Thursday, August 2, 2007


A china milk jug, slightly chipped,
Adorned with roses on the briar,
By sea of dust is tightly gripped
Upon the mantle o’er the fire.
I pick it up with idle thought
And leave a circle, clear and stark.
So houseproud once, she now cares naught,
Her mind at peace, befogged and dark.
In hope, I peer inside to find
A window opened on the past,
A stony footpath, clearly signed,
Converging verges, lightly grassed.

A paperclip, contrite and small.
A button, shiny tortoiseshell.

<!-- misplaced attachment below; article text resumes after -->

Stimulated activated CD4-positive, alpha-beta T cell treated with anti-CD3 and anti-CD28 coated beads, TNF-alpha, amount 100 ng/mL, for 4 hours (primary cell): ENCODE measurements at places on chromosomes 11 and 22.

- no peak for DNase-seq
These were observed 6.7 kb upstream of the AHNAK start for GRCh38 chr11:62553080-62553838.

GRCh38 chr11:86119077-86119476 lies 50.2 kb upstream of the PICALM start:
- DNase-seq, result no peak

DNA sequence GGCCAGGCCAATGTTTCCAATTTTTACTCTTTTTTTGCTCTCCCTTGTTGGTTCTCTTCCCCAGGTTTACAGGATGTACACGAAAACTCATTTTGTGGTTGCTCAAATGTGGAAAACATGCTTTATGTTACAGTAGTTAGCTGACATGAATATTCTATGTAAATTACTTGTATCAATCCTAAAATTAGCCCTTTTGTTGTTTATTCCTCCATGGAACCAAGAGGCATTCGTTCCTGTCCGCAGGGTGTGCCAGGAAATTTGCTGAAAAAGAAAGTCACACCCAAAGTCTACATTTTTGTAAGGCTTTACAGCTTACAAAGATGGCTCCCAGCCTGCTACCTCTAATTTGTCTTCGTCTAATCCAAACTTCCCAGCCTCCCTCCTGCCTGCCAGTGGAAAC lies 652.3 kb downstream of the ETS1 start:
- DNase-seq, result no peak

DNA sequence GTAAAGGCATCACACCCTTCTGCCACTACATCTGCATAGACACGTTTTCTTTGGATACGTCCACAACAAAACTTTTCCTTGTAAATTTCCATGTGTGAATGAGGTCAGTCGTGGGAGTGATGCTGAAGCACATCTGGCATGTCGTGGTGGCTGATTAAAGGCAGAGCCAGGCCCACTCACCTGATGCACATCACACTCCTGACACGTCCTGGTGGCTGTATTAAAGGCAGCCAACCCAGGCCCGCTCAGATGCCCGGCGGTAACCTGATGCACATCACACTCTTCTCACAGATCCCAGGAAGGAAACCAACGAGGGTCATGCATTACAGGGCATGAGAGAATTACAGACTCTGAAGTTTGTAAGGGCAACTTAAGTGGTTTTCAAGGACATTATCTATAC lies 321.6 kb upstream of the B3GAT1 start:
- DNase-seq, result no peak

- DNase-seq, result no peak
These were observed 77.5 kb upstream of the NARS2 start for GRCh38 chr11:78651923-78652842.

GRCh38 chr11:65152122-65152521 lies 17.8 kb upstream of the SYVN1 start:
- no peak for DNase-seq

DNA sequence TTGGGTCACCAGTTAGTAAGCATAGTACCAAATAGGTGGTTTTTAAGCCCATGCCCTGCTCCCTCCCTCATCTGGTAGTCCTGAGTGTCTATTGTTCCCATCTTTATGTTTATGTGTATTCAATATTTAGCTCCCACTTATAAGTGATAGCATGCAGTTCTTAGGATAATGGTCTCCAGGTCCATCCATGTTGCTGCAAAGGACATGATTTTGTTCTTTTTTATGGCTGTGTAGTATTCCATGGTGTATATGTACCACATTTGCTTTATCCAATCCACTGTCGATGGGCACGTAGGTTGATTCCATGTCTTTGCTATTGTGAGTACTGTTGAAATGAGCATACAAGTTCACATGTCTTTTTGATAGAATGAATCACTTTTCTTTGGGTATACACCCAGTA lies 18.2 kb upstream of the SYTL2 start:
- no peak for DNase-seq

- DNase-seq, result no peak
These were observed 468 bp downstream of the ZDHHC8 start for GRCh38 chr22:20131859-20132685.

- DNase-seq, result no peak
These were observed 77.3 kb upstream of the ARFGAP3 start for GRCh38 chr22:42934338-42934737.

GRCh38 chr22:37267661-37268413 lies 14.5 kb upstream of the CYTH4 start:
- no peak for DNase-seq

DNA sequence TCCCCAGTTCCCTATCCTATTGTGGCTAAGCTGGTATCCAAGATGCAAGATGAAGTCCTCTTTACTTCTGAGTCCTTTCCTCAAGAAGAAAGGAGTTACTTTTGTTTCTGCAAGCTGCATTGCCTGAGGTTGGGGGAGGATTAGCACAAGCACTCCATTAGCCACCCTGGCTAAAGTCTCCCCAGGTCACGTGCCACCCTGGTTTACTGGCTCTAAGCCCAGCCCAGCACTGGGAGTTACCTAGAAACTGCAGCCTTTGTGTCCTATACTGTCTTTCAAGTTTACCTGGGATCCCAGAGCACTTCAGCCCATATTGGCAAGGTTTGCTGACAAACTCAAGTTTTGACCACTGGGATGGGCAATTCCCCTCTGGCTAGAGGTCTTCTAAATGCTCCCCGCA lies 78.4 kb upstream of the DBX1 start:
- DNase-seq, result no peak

A scrap of paper in a ball.
The broken clapper of a bell.
An English penny, cold and round,
Now tarnished with a steel-blue hue.
A twisted matchstick, frail and browned.

What treasures do old dears accrue!

Oh mother dear, thy death draws near.
Shall I consign these to the bin?
If they should swiftly disappear,
Would you even raise your chin?
But no. I’ll sadly leave them be,
These hieroglyphics so miscast,
Upon the wooden dust-strewn scree
Within the circle of your past.

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